JAKARTA, INDONESIA — Indonesia President Joko Widodo announced April 22 he would ban exports of palm oil beginning April 28 in an effort to reduce his country’s soaring food costs. No timeline for the conclusion of the ban was given at the announcement. On April 25 the Indonesian government clarified that the ban pertained only to exports of refined, bleached, deodorized (RBD) palm oil; crude palm oil was still available for shipment at this time.
Indonesia is the world’s leading producer of palm oil. In 2021, Indonesia exported a monthly average of 620,000 tonnes of RBD and 100,000 tonnes of crude palm oil. The main importing countries were India, Pakistan and Spain.
The April 22 announcement sent Chicago soybean oil futures soaring to an all-time high of 84.85¢ per pound before settling at 83.26¢ per pound. Malaysian crude palm oil futures jumped 7%. After the RBD clarification, the Chicago May future pulled back but remained firm at 82.74¢ per pound, and Malaysian crude palm futures pared 3% off its gains.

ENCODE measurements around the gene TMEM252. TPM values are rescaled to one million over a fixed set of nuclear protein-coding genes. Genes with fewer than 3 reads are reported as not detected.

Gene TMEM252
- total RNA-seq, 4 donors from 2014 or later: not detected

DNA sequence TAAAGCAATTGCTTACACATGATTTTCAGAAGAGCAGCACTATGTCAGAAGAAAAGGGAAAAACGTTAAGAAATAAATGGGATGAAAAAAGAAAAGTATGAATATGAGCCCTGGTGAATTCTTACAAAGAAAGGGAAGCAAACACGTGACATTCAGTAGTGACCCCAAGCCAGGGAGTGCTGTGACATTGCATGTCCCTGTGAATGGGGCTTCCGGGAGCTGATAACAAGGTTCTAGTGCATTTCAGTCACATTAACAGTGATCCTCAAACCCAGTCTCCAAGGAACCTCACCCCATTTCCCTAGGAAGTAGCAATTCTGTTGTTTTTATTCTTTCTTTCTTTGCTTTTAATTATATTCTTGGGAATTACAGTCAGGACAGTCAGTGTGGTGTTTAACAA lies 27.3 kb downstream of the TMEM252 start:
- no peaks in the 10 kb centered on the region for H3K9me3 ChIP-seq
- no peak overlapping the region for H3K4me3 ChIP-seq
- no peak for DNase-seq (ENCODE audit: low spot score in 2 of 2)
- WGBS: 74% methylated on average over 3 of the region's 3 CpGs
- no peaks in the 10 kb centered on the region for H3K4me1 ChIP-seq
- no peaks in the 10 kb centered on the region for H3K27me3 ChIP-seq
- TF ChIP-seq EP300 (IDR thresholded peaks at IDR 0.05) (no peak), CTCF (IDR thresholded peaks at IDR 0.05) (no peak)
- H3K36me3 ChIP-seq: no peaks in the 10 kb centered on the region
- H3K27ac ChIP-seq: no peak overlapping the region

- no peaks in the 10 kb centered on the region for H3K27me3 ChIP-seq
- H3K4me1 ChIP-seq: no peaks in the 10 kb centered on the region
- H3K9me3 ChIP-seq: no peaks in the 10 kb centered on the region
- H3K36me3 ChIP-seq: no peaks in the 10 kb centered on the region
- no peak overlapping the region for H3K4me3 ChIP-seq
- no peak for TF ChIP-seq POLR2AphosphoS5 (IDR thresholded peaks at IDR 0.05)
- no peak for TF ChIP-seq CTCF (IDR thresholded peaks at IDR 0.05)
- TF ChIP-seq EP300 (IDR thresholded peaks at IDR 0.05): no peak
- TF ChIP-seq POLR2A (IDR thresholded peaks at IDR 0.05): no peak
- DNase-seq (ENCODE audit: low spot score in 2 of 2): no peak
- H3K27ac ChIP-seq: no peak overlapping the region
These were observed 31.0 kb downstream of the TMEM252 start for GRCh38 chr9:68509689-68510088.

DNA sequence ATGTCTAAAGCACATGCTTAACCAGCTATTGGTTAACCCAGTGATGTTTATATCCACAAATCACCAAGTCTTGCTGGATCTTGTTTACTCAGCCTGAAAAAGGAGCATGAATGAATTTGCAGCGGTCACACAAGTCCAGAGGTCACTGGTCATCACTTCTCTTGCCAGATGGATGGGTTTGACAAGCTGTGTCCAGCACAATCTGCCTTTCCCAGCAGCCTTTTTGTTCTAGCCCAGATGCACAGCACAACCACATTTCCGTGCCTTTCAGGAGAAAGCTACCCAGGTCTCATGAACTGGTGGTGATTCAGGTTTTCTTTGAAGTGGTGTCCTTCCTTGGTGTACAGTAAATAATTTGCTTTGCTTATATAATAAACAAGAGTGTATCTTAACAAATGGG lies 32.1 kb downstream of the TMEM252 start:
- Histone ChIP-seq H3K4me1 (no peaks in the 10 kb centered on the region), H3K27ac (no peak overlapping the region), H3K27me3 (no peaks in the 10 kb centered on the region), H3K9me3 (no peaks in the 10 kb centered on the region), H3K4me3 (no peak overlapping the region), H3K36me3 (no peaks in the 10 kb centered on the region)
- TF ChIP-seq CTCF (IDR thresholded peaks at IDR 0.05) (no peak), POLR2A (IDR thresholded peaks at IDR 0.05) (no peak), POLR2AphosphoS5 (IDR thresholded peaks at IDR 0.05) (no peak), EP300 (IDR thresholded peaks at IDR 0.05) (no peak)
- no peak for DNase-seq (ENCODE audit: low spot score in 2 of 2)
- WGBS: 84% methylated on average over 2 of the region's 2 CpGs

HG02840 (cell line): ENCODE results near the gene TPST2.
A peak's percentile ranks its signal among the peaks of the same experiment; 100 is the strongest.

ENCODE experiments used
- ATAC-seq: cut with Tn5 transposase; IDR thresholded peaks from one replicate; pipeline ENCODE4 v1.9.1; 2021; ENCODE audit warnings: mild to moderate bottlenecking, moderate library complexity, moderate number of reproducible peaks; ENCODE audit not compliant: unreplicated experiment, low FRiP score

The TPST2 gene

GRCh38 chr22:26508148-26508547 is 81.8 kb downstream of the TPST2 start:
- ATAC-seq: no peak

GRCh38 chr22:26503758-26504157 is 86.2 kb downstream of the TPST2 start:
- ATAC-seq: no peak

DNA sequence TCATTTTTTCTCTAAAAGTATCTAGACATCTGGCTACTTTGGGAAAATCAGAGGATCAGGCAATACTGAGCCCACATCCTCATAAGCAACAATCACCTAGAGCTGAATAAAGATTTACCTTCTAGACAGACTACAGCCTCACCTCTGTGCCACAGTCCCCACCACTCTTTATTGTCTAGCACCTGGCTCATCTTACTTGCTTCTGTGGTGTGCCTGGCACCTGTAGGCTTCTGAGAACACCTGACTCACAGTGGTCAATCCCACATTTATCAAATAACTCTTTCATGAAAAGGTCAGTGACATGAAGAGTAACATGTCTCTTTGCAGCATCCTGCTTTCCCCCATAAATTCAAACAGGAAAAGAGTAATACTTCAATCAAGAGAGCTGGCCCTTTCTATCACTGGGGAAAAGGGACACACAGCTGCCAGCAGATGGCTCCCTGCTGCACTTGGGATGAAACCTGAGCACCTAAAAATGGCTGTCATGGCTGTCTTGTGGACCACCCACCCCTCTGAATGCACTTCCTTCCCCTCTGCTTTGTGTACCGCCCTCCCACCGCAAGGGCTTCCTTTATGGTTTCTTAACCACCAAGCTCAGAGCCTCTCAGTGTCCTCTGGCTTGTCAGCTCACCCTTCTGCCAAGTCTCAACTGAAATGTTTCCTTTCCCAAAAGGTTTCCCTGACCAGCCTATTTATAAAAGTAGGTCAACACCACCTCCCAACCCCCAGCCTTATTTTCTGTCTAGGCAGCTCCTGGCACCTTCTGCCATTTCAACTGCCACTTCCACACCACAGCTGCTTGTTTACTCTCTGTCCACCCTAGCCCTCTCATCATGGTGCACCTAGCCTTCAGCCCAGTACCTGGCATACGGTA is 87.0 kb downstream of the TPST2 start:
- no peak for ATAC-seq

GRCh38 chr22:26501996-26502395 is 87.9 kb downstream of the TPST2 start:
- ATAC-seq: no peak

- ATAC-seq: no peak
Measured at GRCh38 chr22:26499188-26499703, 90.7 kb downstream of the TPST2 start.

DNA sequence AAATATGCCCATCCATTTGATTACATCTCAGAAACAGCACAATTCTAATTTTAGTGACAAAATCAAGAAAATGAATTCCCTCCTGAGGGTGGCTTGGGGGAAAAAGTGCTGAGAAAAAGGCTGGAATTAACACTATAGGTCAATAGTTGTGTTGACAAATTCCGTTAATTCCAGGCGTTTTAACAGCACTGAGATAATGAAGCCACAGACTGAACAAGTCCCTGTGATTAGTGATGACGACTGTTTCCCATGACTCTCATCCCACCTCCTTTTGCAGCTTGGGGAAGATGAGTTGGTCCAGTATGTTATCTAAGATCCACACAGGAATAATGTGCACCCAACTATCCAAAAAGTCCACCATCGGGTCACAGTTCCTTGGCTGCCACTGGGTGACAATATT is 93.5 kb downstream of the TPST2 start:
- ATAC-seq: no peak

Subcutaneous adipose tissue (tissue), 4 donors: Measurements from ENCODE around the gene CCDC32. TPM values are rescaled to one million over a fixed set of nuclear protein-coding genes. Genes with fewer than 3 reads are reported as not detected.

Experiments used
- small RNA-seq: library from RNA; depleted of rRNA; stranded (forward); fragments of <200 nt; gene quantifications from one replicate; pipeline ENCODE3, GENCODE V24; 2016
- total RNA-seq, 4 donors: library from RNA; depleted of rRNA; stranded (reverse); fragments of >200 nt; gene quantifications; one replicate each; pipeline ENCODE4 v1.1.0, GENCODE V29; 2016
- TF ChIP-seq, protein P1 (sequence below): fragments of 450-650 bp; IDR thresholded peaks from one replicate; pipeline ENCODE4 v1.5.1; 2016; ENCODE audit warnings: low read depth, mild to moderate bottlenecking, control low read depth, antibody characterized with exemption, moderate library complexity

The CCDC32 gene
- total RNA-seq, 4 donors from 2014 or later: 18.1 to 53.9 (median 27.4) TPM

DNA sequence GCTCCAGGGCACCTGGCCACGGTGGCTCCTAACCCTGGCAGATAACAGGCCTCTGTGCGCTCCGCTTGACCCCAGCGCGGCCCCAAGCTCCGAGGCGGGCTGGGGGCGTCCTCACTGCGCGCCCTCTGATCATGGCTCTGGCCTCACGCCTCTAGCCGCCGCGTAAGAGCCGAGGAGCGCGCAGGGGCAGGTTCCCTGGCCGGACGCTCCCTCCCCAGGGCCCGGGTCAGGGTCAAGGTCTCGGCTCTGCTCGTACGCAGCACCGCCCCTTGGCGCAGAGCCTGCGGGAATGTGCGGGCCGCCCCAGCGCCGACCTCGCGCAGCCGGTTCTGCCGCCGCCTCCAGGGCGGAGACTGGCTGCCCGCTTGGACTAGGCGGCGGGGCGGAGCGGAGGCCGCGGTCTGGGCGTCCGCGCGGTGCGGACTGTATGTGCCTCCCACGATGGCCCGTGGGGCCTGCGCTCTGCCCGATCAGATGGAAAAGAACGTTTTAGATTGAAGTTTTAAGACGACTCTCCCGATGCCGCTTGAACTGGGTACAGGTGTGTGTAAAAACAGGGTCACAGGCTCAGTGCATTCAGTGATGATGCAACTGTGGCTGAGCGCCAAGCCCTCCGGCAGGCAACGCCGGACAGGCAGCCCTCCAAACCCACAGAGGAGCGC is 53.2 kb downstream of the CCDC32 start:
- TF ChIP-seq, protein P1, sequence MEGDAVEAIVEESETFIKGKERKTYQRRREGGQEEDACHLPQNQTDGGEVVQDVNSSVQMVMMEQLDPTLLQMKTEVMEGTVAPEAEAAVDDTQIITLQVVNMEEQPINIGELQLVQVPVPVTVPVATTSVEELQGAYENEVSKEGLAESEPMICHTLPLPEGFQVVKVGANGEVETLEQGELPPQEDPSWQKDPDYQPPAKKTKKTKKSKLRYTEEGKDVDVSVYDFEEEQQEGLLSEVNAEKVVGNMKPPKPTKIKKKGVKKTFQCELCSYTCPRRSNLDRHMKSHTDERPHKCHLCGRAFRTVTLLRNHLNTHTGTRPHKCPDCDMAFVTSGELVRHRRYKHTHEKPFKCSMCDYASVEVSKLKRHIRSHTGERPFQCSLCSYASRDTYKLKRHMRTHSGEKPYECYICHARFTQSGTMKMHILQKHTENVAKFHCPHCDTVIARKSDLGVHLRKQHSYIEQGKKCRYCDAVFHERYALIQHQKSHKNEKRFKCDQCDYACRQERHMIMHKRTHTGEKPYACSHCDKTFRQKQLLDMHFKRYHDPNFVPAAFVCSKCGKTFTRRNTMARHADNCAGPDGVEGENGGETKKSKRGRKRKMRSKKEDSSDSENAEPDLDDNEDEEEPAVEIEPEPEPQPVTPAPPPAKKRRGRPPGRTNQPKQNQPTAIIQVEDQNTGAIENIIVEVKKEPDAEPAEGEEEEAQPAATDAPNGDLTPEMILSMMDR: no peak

Since March 2020, nearby Chicago spot soybean oil futures have rallied 244% on tight global supplies. Palm oil production in Malaysia and Indonesia slowed sharply after their labor force was impacted by COVID. Severe drought in 2022 leading to reduced soybean crops in South America along with Russia’s invasion of Ukraine, the world’s leading supplier of sunflower seed oil, further intensified the world’s limited access to vegetable oils.
In January Indonesia restricted palm oil exports by expanding its domestic food market mandate. These restrictions were lifted in March. Analysts wonder how long this current ban will stay in effect as palm oil production in Indonesia is seasonally strong and storing palm oil for extended periods is not viable.